If we take Jesus seriously about being hospitable and welcoming “the other” into our midst, it changes our behavior! It changes the way the church looks in the world! John Wesley and the early Methodists practiced hospitality in ways so radical in their day that many traditional church leaders found it offensive. Wesley preached to thousands on roadsides and in open fields in order to reach coal miners, field laborers, factory workers, the underclass, and the poorest of the poor; people that were all but forgotten. He invited them into God’s Kingdom and nurtured in them a strong sense of belonging as he organized societies and classes for mutual accountability, support and care. Those early Methodist’s lives were so radically changed that it actually staved off a violent revolution in England. It’s amazing the impact the Gospel can have on entire countries!

We are called by Christ to welcome others and practice hospitality because people are messed up and lost. And the only way to get straight and become un-lost is through a personal relationship with Jesus Christ. We practice hospitality because we care. There is a right way and there is a wrong way. There is life and there is death. There is only one way to be in relationship with God, only one way to change lives, only one way to live in community with others. And when we are truly being Christ’s hands and feet in the world, we open that way to everyone we meet! We welcome them in the same way that we have been welcomed by Christ! We serve them in the same way that Christ has so sacrificially served us!

This is not just a membership drive! Hospitality means we pray, plan, prepare, and work toward the purpose of helping others receive what we have received in Christ. Hospitality is more than simple politeness to newcomers, name tags for greeters, or a few visitor parking spaces, though these things are important. Radical hospitality is a spiritual act, the practice of genuine graciousness and love that has nothing to do with self-interest.

Let’s face it; we are comfortable here, because this is where we are loved and accepted. But if we are being the church in the way that Christ envisions the church in this world, we would also feel a bit uncomfortable, restless, if you will. And we should feed such restlessness because we realize that so many people do not have a relationship with Jesus Christ. Do we have that restlessness?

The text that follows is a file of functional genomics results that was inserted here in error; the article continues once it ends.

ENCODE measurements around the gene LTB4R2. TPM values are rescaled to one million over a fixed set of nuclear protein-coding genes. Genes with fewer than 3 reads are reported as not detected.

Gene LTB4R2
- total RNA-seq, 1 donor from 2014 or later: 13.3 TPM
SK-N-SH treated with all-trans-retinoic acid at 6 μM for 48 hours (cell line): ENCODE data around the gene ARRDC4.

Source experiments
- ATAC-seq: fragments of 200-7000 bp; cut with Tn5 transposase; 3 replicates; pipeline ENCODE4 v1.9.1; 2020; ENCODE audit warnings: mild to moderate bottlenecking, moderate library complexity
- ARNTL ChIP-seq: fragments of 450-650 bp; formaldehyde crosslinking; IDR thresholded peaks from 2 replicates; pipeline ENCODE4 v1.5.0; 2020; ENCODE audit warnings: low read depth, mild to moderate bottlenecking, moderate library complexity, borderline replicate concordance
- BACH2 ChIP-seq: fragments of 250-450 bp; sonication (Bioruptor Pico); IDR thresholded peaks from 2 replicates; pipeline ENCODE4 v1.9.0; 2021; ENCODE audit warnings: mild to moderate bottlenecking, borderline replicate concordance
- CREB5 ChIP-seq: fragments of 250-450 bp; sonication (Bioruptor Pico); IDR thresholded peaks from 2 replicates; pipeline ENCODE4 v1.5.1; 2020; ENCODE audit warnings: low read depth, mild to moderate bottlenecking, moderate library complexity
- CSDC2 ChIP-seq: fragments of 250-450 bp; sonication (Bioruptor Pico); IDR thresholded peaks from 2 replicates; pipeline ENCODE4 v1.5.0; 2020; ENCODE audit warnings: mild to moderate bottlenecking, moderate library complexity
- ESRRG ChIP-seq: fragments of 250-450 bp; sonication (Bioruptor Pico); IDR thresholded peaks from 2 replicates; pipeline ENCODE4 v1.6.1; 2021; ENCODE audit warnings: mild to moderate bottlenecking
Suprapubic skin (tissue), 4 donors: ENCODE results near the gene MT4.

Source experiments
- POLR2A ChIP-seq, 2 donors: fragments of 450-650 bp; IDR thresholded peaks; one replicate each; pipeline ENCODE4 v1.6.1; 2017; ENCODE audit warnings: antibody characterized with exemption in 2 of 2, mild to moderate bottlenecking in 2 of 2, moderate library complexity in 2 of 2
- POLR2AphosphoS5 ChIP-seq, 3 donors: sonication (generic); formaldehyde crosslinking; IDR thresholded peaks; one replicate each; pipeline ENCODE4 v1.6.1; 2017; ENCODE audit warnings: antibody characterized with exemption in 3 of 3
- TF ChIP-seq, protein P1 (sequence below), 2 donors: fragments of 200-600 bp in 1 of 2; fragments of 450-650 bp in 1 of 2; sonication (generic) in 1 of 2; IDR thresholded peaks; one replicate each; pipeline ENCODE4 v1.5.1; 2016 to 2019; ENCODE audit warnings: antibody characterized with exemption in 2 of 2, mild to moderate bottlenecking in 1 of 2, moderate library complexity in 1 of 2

We live in an inhospitable world. People simply do not go out of their way for one another. Many folks go to work day after day with little or no satisfaction from a job well-done. Whenever something goes wrong, we find someone to blame. Everyone is so busy taking care of themselves, they don’t have time to worry about anyone else. There has to be a place where people know they are welcome, loved, respected, wanted, and needed. And that place is the church, Grace (Fairview) United Methodist Church! Are we up to the task.

If we are welcoming to others in the ways we are welcoming to one another, it means that we will work together with an ever-present awareness of the person who is not present, our neighbors, our friends, and our co-workers who do not know Christ as Savior and Lord! In every ministry, we work on how to reach those who are not yet here. There is no place for the self-satisfied attitude that thinks, “Now that my needs are met, I’m happy.” No, we offer ourselves to Christ by offering Christ to others in everything we do! Good intentions aren’t enough! Too many churches want more young people as long as they act like old people, more newcomers as long as they act like old-timers, more children as long as they are as quiet as adults, more ethnic families as long as they act like the majority. We can do better. Little changes have big effects.

How are we doing with our hospitality? How can we make it more like the radical hospitality we see in the life, teachings, death and resurrection of Christ? Jesus has invited us all to join him in the Kingdom; he died in order to make that invitation possible. The least we can do is extend the invitation to others that he died extending to us! During the month of October, I will be doing a sermon series about why church is important. I think it’s a question that many people in this world have — why membership is important, why giving is important, why missions are important. This is a great opportunity for you to extend an invitation to any and all who are not yet a part of a church family. Such simple invitations should come naturally. We have no problem telling others where we get our hair cut, where we get our car fixed, where we like to eat.

When someone new starts at work or school or someone moves into the neighborhood, in addition to the regular gestures of welcome, let’s add: “And if you’re looking for a church, I’d be happy to tell you about mine. I love it, and it’s meant the world to my family, and we’d love to have you come with us sometime.” At other times, when we know someone is facing a difficulty in their marriage or is suffering the grief of loss, let’s not be afraid to say, “Something that helped me was talking to my pastor. I know she’d be willing to talk to you, too. If you want her name or would like for me to call her, I’d be happy to help and I know she would too.”

We pray to God for those people who are in our lives. Why not invite them so that they can have the kind of relationship to God that we have? Every member of the Body of Christ is the fruit of someone’s ministry and faithfulness. Who is the fruit of yours? It’s never too late to start…